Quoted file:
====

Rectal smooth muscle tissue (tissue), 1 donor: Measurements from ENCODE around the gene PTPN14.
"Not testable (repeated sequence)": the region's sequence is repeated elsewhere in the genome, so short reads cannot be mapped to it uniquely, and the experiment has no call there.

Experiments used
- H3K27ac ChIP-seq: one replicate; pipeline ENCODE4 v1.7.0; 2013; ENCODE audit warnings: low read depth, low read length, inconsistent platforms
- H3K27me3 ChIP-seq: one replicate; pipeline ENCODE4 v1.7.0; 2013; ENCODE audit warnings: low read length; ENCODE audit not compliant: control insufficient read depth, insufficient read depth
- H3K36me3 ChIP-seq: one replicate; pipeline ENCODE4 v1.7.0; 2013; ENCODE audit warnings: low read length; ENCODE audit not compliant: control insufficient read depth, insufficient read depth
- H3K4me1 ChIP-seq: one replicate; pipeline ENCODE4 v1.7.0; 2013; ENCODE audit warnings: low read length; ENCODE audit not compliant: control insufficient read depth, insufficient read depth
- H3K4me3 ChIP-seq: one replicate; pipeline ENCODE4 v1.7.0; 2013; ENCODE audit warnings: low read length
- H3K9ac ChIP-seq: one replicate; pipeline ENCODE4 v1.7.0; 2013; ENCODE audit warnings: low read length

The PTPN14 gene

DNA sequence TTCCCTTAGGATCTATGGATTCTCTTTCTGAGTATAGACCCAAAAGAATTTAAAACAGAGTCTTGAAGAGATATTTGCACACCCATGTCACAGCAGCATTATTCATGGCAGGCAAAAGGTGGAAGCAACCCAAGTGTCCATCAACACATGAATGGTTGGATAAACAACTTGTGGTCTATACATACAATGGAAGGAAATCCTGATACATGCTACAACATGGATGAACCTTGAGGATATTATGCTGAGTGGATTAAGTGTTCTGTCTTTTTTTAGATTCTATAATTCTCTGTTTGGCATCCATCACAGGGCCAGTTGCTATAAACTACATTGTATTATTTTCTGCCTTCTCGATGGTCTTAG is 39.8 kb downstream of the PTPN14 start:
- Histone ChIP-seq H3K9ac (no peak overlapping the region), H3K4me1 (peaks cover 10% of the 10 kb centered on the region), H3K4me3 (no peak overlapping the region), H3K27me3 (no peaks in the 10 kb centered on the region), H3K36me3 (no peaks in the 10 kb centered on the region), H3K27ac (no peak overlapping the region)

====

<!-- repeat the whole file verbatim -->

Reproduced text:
Rectal smooth muscle tissue (tissue), 1 donor: Measurements from ENCODE around the gene PTPN14.
"Not testable (repeated sequence)": the region's sequence is repeated elsewhere in the genome, so short reads cannot be mapped to it uniquely, and the experiment has no call there.

Experiments used
- H3K27ac ChIP-seq: one replicate; pipeline ENCODE4 v1.7.0; 2013; ENCODE audit warnings: low read depth, low read length, inconsistent platforms
- H3K27me3 ChIP-seq: one replicate; pipeline ENCODE4 v1.7.0; 2013; ENCODE audit warnings: low read length; ENCODE audit not compliant: control insufficient read depth, insufficient read depth
- H3K36me3 ChIP-seq: one replicate; pipeline ENCODE4 v1.7.0; 2013; ENCODE audit warnings: low read length; ENCODE audit not compliant: control insufficient read depth, insufficient read depth
- H3K4me1 ChIP-seq: one replicate; pipeline ENCODE4 v1.7.0; 2013; ENCODE audit warnings: low read length; ENCODE audit not compliant: control insufficient read depth, insufficient read depth
- H3K4me3 ChIP-seq: one replicate; pipeline ENCODE4 v1.7.0; 2013; ENCODE audit warnings: low read length
- H3K9ac ChIP-seq: one replicate; pipeline ENCODE4 v1.7.0; 2013; ENCODE audit warnings: low read length

The PTPN14 gene

DNA sequence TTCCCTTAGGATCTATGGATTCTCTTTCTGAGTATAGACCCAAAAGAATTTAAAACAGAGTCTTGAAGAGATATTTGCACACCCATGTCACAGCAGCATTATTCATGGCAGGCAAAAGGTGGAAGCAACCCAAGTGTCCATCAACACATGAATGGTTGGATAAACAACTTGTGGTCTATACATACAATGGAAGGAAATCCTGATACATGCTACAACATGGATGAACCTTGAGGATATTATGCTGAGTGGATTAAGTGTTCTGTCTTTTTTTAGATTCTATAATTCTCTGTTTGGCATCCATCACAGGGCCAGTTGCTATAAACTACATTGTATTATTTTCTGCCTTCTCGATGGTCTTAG is 39.8 kb downstream of the PTPN14 start:
- Histone ChIP-seq H3K9ac (no peak overlapping the region), H3K4me1 (peaks cover 10% of the 10 kb centered on the region), H3K4me3 (no peak overlapping the region), H3K27me3 (no peaks in the 10 kb centered on the region), H3K36me3 (no peaks in the 10 kb centered on the region), H3K27ac (no peak overlapping the region)